From Scientific American:
Legend has it that Marie Antoinette’s hair turned white the night before she was guillotined. Presumably the stress of impending decapitation caused her locks to lose color within hours. Extremely unlikely, scientists say, but stress may play a role in a more gradual graying process. The first silvery strands usually pop up around age 30 for men and age 35 for women, but graying can begin as early as high school for some and as late as the 50s for others.
Graying begins inside the sunken pits in the scalp called follicles. A typical human head has about 100,000 of these teardrop-shaped cavities, each capable of sprouting several hairs in a lifetime. At the bottom of each follicle is a hair-growing factory where cells work together to assemble colored hair. Keratinocytes (epidermal cells) build the hair from the bottom up, stacking atop one another and eventually dying, leaving behind mostly keratin, a colorless protein that gives hair its texture and strength. (Keratin is also a primary component of nails, the outer layer of skin, animal hooves and claws?even rhinoceros horns.)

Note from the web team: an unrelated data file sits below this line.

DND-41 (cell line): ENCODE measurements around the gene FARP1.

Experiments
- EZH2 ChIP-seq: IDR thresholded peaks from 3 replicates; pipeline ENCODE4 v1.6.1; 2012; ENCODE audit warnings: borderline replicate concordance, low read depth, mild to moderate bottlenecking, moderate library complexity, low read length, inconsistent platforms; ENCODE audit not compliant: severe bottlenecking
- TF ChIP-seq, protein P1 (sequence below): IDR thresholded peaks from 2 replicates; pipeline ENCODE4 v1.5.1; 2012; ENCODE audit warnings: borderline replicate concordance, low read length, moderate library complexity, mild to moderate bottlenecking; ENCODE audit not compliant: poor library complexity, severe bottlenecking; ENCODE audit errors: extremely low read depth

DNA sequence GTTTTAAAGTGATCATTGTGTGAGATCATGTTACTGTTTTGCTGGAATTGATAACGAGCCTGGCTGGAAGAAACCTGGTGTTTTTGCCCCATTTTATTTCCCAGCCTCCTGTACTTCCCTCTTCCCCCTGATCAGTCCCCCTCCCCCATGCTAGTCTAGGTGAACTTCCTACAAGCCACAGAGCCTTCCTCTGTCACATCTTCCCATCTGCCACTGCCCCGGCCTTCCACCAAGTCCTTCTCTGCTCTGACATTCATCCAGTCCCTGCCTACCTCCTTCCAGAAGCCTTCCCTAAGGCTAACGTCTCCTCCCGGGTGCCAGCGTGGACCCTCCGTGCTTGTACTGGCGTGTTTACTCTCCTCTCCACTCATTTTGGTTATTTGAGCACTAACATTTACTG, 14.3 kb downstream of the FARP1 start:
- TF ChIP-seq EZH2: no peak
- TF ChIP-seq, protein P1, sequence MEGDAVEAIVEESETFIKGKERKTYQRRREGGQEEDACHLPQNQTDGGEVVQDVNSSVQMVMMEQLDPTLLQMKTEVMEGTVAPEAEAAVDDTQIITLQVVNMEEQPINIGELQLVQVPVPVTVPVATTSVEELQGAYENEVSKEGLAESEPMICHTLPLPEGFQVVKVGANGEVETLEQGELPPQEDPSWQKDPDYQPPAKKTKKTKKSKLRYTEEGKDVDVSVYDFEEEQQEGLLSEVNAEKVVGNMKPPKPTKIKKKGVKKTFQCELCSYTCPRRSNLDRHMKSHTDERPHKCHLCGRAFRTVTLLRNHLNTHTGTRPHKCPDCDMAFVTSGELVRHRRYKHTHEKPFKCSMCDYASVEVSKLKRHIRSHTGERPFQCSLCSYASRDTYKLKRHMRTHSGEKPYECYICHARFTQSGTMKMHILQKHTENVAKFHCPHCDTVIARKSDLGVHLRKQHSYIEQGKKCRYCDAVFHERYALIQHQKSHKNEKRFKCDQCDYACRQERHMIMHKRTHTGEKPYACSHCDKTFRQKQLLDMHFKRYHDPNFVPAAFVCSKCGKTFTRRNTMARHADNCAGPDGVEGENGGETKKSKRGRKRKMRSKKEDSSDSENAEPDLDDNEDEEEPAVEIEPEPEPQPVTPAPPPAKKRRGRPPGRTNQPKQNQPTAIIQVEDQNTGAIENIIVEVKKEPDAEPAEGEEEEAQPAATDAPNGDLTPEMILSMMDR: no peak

Does stress accelerate this demise of the melanocyte population?